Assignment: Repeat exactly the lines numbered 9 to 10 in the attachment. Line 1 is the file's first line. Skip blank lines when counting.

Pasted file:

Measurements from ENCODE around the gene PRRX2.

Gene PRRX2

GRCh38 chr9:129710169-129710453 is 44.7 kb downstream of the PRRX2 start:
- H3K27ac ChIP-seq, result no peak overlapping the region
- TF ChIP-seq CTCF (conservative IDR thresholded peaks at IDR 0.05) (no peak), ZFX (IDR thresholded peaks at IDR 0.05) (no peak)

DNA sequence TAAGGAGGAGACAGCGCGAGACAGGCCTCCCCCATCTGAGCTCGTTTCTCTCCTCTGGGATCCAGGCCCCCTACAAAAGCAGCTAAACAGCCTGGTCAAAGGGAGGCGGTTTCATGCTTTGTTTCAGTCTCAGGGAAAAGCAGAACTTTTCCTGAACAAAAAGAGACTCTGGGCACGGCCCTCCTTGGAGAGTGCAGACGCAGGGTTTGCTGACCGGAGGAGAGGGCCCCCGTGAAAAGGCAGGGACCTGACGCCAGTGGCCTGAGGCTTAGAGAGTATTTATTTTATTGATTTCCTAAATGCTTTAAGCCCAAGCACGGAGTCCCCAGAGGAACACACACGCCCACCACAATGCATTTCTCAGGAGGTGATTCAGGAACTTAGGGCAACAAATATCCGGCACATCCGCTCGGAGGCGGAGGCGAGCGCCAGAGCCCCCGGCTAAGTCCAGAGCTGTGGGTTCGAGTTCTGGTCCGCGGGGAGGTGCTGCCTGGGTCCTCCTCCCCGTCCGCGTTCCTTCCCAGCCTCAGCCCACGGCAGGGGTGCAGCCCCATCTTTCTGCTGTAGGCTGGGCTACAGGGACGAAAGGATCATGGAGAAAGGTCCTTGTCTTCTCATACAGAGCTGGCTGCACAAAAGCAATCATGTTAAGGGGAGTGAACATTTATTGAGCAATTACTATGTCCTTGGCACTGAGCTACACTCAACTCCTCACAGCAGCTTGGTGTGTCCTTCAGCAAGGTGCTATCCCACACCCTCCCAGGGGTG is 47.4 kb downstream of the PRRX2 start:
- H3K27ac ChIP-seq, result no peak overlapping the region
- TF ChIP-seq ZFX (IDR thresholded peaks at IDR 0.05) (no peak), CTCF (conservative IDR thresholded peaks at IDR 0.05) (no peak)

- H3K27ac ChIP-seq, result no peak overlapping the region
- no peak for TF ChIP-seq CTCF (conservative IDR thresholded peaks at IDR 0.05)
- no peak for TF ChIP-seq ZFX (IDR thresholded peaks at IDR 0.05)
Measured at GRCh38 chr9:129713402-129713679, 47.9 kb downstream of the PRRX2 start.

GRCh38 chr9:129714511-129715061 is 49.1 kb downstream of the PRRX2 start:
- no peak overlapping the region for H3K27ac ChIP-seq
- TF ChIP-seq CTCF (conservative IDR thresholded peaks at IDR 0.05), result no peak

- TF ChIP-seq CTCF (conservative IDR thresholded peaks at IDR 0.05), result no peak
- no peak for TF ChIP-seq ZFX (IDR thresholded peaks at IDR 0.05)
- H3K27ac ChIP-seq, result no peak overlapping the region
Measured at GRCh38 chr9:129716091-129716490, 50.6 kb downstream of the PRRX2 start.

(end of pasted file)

- H3K27ac ChIP-seq, result no peak overlapping the region
- no peak for TF ChIP-seq CTCF (conservative IDR thresholded peaks at IDR 0.05)